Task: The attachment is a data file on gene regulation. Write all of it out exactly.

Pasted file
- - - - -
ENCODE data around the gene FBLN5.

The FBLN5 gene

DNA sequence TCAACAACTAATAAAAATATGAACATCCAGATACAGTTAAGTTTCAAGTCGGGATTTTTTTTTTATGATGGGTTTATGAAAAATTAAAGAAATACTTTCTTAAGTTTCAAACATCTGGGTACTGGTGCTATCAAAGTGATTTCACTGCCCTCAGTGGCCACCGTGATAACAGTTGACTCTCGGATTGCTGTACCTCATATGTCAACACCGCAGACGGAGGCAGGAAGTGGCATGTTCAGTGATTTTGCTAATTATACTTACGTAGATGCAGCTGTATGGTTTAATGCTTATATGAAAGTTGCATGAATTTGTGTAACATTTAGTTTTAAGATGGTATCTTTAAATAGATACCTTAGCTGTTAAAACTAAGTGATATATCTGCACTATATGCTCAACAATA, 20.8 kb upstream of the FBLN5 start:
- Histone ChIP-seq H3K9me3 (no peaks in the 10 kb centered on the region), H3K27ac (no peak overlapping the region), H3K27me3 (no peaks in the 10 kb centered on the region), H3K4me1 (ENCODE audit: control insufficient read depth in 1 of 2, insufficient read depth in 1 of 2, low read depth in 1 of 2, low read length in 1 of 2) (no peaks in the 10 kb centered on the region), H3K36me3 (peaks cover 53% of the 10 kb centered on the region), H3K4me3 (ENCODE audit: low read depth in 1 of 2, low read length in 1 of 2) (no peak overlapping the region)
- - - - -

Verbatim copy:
ENCODE data around the gene FBLN5.

The FBLN5 gene

DNA sequence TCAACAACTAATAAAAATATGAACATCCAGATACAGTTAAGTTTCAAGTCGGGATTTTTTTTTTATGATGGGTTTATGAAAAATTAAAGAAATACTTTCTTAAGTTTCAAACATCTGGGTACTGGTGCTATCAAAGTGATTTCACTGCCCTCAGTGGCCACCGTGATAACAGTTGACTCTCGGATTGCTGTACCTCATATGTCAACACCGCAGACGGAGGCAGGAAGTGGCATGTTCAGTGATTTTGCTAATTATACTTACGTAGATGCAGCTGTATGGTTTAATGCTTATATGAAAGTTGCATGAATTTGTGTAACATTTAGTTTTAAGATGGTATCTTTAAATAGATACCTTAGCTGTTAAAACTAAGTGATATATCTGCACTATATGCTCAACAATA, 20.8 kb upstream of the FBLN5 start:
- Histone ChIP-seq H3K9me3 (no peaks in the 10 kb centered on the region), H3K27ac (no peak overlapping the region), H3K27me3 (no peaks in the 10 kb centered on the region), H3K4me1 (ENCODE audit: control insufficient read depth in 1 of 2, insufficient read depth in 1 of 2, low read depth in 1 of 2, low read length in 1 of 2) (no peaks in the 10 kb centered on the region), H3K36me3 (peaks cover 53% of the 10 kb centered on the region), H3K4me3 (ENCODE audit: low read depth in 1 of 2, low read length in 1 of 2) (no peak overlapping the region)